Pension system requires major overhaul to last

Re: OAS reforms badly needed, Opinion, Feb. 2.

To the Editor,

Re: OAS reforms badly needed, Opinion, Feb. 2.

The intense dialogue resulting from Stephen Harper’s Davos comments seem to swirl around the baby boomers and their imminent en masse retirement.

There is no doubt that Old Age Security will have to be overhauled if any kind of state pension system is to survive the next two decades; however, OAS itself is only one of the problems regarding pensions facing society in the very near future.

We only have to look south a short distance to discover that many U.S. municipalities are going broke right now primarily due to the unrealistic pension programs they have put in place over the last several years.

To offer any kind of employee a guaranteed pension in today’s economic climate is ludicrous, yet this is still happening and various levels of government are being forced to take what would normally be considered as unacceptable steps to combat their problems.

Even the unpopular actions of reducing staff, services and outsourcing are not going to solve these problems as long as such a disproportionate amount of municipal income is earmarked for these overgenerous pension payouts and the evil day of Canadian town/city/regional bankruptcy is merely being postponed.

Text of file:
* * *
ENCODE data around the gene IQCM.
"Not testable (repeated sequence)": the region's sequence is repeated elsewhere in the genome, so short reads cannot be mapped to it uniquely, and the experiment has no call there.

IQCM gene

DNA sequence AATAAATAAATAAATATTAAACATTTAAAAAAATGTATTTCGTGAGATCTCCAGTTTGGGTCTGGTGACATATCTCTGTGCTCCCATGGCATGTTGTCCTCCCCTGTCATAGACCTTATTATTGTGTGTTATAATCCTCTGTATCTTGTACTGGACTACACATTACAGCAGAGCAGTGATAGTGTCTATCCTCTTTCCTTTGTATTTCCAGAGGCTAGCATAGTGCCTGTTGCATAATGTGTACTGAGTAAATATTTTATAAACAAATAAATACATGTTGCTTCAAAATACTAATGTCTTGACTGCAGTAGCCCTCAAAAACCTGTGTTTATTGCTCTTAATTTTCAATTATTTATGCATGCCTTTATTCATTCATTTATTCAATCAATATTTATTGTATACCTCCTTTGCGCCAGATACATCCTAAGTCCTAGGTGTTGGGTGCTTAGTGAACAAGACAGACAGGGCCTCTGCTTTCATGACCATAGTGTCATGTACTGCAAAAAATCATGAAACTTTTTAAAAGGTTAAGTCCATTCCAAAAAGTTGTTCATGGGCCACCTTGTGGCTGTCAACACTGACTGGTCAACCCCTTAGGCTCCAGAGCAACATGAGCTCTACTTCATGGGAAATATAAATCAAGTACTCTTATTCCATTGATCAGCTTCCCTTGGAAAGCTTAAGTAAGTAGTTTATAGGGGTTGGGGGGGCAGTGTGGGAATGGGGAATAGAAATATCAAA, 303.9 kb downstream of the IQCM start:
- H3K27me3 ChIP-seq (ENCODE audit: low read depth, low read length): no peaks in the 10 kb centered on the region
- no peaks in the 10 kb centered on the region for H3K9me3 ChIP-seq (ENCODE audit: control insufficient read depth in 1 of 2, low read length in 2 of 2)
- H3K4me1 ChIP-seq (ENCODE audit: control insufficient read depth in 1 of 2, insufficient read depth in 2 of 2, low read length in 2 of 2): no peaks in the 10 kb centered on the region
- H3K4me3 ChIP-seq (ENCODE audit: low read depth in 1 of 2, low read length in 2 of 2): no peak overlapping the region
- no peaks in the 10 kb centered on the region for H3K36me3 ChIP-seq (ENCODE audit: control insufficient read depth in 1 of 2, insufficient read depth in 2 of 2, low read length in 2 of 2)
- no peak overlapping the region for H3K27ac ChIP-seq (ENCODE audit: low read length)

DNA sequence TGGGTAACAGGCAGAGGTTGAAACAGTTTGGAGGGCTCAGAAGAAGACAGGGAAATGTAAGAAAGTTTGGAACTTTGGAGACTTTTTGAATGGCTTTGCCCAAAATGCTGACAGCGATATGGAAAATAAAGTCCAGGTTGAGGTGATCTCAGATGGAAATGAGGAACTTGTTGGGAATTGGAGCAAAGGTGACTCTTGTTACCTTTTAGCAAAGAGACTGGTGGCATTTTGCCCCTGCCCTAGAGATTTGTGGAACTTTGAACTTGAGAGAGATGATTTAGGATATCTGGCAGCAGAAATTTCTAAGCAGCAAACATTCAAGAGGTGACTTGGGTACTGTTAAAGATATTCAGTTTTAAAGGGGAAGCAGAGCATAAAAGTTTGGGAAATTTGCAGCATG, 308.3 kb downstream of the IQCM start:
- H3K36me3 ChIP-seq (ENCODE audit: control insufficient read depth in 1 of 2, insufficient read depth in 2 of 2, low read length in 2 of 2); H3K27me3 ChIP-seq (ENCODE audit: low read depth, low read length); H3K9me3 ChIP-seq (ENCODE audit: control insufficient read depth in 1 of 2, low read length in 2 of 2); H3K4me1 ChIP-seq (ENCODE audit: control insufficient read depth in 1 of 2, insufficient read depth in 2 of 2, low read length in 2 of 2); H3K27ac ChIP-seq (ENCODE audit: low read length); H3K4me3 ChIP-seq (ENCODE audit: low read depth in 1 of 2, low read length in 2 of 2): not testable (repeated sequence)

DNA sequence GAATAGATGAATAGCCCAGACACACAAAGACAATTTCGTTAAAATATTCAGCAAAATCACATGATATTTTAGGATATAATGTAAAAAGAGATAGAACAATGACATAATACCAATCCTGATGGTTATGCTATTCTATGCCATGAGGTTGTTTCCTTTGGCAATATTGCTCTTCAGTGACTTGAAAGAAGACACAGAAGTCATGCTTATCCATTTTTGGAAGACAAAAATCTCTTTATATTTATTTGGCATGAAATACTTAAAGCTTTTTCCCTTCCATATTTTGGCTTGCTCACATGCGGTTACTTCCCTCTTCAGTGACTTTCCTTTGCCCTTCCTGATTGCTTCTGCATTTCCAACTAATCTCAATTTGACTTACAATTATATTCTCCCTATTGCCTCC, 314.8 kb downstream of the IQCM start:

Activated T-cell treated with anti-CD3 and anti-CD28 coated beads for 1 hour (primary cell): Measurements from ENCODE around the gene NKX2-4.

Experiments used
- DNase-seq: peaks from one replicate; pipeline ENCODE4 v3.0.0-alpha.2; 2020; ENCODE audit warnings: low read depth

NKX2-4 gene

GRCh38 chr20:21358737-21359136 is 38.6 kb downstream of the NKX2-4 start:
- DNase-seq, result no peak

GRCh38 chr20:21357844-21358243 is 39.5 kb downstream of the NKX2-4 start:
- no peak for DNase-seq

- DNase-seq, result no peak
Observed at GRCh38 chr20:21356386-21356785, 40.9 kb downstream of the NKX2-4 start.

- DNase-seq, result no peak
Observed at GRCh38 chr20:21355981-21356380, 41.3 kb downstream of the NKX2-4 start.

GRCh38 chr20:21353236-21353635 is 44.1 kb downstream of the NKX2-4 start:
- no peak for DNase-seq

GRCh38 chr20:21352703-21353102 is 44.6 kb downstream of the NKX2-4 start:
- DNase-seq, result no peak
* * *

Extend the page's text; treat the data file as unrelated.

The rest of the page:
Perhaps municial governments should look to major surgery rather than their current Band-Aid approach and take a leaf out of the private sector’s playbook by switching their plans from defined benefit to defined contribution.

Under the defined contribution system, retirees are responsible for their own investments and the resulting income.

The major benefit to the employer is that while contributions remain the same as those to the existing defined benefits plan, once an employee leaves or retires the employer has no further responsibility for their income.

Admittedly, while an action of this sort is not going to be remotely popular with any government empolyees it will put them on the same basis as the rest of us and while finding the money to set this up initially may be difficult for an over-leveraged municipality or even a province, it could come under the classification of short-term pain for long term gain.

Once we have started a rationalization program with regard to OAS and various other levels of governmental pension benefits, perhaps we should also take a look at the unbelievably unrealistic retirement benefits our elected politicians have voted themselves.

After all, do we not enjoy a government of the people by the people? Politicians are also people, aren’t they?

Garry Bradford